Co-Founder and CEO, PriceMinister; and Managing Director, Rakuten Europe
PriceMinister.com has been an e-commerce pioneer, and is facing competition from international competitors. What major strategic steps have enabled you to maintain your leadership in the category?
We try to stay as close as we can to our customers. This is why we have implemented many questionnaires and feedback of all kinds regarding our website, to continuously measure user satisfaction and improve their experience.
One of our biggest strengths is our ability to evolve—a lot. For example, as soon as our PriceMembers give us ideas, we try to consider them and implement them right away. It is the same for ideas that come from our employees. Usually, great ideas are already within a company. You just need to learn to listen to them.
Finally, we differentiate ourselves from our competitors by being as local as possible, even if we belong to Rakuten—which is a Japanese Group—and I am the company’s European Managing Director. Consumers have their habits, and they differ from one country to another.
With PriceMinister owned by Rakuten, the #1 e-tailer in Japan, did this change your development strategy? Does it have an impact on the PriceMinister brand?
Rakuten has allowed us to accelerate our shift towards professional sellers. During the acquisition back in 2010, individual sellers represented two-thirds of our total volume, whereas the professional sellers, the merchants, comprised only one-third.
Thanks to Rakuten, this balance has now been reversed.
PriceMinister as a brand is still being developed, but we are considering the possibility of having it be a part of the Rakuten brand.
As a pure player, what are the advantages of being exclusively digital? Have you considered investing in a physical network?
Investing in a physical network represents high costs. It is hard to have competitive offers when you chose to be a physical retailer. Since e-commerce in general is very price-focused, it is more difficult for e-merchants to run a network of physical stores. Nonetheless, we often think about becoming physical, particularly considering the impact it could have on our brand. But every time we backed off because of the financial investment it would represent, and the ROI, which appears to be too low.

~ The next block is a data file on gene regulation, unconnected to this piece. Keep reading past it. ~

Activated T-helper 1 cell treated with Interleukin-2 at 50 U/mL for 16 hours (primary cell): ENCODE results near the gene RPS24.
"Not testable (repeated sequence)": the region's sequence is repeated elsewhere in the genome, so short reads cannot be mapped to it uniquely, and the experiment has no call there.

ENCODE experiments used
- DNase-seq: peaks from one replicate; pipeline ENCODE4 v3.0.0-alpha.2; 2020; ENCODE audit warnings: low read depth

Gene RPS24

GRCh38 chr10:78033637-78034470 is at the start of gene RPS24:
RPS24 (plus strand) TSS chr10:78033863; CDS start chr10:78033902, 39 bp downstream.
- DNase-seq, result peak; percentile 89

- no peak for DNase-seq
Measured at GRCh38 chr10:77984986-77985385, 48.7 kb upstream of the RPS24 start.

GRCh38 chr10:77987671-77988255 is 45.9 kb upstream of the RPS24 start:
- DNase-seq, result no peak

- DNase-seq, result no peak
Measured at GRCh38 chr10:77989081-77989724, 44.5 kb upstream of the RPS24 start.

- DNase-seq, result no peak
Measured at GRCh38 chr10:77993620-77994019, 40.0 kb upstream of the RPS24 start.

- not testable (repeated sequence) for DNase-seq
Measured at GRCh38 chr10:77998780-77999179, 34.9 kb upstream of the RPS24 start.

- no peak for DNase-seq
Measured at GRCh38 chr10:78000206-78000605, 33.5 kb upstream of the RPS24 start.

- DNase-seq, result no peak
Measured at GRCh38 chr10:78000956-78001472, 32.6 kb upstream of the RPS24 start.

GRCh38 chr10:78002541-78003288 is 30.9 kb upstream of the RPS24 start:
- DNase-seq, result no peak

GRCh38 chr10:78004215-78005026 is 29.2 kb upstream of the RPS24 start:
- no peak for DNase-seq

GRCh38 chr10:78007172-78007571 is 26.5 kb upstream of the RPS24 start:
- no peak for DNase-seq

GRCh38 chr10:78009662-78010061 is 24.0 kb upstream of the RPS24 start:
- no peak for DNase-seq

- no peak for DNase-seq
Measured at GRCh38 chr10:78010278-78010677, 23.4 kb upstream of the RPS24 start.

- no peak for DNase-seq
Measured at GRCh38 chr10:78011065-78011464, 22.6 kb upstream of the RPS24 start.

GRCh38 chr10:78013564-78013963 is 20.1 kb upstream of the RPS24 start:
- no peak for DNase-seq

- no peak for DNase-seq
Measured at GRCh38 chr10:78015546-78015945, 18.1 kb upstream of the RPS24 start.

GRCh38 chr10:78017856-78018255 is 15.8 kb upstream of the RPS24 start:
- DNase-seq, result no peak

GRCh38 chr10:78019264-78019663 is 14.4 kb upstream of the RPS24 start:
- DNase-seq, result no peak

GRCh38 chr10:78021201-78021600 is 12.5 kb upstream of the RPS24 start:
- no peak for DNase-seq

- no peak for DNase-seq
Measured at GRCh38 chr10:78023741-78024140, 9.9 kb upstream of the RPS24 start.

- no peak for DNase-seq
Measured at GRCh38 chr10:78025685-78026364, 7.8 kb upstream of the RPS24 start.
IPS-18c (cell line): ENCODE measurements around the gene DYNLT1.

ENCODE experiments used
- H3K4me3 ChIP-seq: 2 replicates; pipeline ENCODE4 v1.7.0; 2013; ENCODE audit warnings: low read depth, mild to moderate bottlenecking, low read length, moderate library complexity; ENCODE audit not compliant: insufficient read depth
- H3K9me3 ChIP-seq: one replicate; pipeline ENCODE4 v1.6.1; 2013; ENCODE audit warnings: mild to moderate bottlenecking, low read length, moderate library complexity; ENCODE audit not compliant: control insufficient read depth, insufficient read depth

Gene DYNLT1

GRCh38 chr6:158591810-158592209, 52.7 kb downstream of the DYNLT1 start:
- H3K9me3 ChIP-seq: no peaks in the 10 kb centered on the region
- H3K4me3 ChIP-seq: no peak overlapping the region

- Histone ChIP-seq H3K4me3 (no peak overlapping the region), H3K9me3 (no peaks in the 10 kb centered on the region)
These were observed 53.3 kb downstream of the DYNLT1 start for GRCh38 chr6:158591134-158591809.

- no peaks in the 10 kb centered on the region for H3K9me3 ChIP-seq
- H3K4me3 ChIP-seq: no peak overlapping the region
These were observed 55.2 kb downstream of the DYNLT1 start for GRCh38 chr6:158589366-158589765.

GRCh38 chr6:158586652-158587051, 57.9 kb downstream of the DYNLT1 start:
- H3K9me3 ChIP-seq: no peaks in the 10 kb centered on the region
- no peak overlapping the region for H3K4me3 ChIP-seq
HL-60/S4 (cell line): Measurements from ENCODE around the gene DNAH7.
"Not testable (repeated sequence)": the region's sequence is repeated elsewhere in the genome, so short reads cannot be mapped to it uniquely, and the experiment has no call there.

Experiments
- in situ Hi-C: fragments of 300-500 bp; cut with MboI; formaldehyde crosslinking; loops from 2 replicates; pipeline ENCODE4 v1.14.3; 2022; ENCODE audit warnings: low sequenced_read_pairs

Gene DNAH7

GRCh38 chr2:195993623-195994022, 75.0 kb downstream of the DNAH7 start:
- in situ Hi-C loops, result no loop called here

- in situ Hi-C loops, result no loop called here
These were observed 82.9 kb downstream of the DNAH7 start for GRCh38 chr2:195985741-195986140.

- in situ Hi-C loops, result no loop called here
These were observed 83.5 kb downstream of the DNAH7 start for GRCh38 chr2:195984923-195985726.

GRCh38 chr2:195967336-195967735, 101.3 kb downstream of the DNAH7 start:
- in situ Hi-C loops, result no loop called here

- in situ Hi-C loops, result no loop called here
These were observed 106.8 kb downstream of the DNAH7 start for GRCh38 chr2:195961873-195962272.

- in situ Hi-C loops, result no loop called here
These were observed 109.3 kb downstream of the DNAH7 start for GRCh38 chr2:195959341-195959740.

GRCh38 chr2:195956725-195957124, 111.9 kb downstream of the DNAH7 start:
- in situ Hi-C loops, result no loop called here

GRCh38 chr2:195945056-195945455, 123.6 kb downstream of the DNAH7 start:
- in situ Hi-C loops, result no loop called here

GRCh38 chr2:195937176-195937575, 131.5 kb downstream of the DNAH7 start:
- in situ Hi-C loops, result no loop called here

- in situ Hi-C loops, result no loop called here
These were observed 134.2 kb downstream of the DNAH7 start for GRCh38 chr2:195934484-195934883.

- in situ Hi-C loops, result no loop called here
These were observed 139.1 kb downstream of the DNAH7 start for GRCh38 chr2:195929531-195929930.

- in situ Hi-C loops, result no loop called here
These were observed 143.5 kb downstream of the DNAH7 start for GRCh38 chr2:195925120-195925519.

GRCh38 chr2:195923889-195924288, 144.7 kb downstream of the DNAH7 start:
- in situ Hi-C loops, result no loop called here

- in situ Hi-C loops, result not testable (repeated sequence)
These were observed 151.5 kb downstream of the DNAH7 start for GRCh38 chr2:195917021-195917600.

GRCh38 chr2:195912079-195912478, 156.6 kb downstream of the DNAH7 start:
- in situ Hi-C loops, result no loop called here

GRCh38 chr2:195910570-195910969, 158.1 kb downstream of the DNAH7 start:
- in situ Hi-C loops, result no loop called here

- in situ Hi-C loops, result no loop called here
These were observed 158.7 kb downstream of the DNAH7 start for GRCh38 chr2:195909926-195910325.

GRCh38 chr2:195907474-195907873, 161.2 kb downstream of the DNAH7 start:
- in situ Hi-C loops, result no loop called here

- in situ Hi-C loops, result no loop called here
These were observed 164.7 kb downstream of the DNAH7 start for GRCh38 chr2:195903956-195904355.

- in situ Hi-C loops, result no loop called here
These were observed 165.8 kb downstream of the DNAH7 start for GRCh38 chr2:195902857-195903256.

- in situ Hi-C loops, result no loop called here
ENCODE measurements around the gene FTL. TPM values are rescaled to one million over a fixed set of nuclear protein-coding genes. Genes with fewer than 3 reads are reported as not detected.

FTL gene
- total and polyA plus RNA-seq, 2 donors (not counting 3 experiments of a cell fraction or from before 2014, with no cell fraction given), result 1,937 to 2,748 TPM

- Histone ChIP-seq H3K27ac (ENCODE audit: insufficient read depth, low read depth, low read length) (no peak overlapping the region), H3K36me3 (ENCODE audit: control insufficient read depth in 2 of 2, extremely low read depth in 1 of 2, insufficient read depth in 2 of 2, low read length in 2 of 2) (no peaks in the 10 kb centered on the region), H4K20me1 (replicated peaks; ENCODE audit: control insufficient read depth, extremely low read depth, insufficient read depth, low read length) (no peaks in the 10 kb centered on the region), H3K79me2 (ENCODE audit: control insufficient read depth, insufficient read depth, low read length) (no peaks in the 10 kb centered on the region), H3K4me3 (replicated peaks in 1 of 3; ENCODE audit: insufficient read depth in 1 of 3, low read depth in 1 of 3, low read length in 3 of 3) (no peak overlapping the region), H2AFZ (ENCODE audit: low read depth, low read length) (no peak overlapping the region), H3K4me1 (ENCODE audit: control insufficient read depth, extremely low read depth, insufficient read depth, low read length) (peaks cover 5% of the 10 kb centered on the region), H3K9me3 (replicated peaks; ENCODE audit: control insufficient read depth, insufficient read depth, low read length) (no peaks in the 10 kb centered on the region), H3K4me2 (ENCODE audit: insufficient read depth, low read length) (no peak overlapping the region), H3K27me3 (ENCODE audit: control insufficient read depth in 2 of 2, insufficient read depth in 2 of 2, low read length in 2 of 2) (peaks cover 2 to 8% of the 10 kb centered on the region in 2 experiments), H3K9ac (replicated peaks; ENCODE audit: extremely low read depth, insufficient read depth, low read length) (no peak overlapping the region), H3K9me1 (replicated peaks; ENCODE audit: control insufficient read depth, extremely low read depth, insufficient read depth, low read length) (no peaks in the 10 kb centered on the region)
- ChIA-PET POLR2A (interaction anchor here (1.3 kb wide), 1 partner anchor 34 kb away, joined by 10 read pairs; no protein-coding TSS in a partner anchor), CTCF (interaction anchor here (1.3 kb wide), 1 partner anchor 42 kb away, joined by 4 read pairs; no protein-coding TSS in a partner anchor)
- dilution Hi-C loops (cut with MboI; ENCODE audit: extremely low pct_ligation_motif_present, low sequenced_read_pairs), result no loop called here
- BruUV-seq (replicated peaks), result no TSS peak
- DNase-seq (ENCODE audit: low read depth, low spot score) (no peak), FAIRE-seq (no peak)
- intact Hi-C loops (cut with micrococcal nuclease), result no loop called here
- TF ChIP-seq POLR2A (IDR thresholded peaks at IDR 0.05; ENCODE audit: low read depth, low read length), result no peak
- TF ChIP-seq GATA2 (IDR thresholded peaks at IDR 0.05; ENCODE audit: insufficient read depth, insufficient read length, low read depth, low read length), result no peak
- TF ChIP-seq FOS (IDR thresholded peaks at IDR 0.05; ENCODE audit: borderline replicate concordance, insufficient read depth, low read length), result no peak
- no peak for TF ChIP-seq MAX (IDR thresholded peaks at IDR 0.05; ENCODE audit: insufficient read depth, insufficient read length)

How do you deal with new consumer consumption trends (collaborative commerce, financial difficulties, smartphone shopping) in your commercial strategy?
We are listening very closely to these trends. This is the strength of the internet: to be able to listen, test, and produce constantly to be on the cutting edge. For example, our mobile platform is developing extremely fast, and it is only the beginning. During the Christmas selling period, it represented more than 50 percent of Rakuten’s business volume in Japan.
Which brand, in your opinion, represents an example worth following, whether inside or outside of the retail sector?
I don’t like role models. If you follow someone, it means you’re late.
ABOUT Pierre Kosciusko-Morizet
Pierre Kosciusko-Morizet is an Internet entrepreneur and CEO of French e-commerce pioneer Rakuten’s PriceMinister. He is also an Executive Officer at Rakuten, Inc., which acquired PriceMinister in 2010, and was recently appointed Chief Operating Officer (COO) of Rakuten Europe, where he is responsible for targeting further growth across the region.
Pierre Kosciusko-Morizet is a graduate of the famous HEC Paris business school, where he studied entrepreneurship. He launched his first company, Visualis SA (a consultancy for the distribution sector), while still studying at HEC, with a €10,000 student loan. After graduating from HEC, Kosciusko-Morizet moved to the United States and became a manager in the marketing department of Finance Capital One, an internet-based credit card company. Here he managed a team of 60 analysts, and specialised in the online credit and banking market.
It was here that Kosciusko-Morizet saw a gap in the market. While websites existed in the United States linking buyers and sellers online, there was no equivalent site in France. He resigned from Finance Capital One and returned to France two weeks later to work on what would become PriceMinister with Pierre Krings, Olivier Mathiot, Nathalie Maurin and Justin Ziegler. In 2001 Priceminister launched and has grown into one of the largest and most successful e-commerce companies in France, currently employing around 200 passionate and dedicated staff.
Pierre Kosciusko-Morizet is a former President of the ACSEL (Association of the Digital Economy), co-chair of the ASIC (Association of Internet Community Services) and Chairman of the Strategic Committee of ISAI, an investment fund specialising in internet entrepreneurs. In 2010 Kosciusko-Morizet published the Info Booklets, an autobiographical book which details the story of PriceMinister.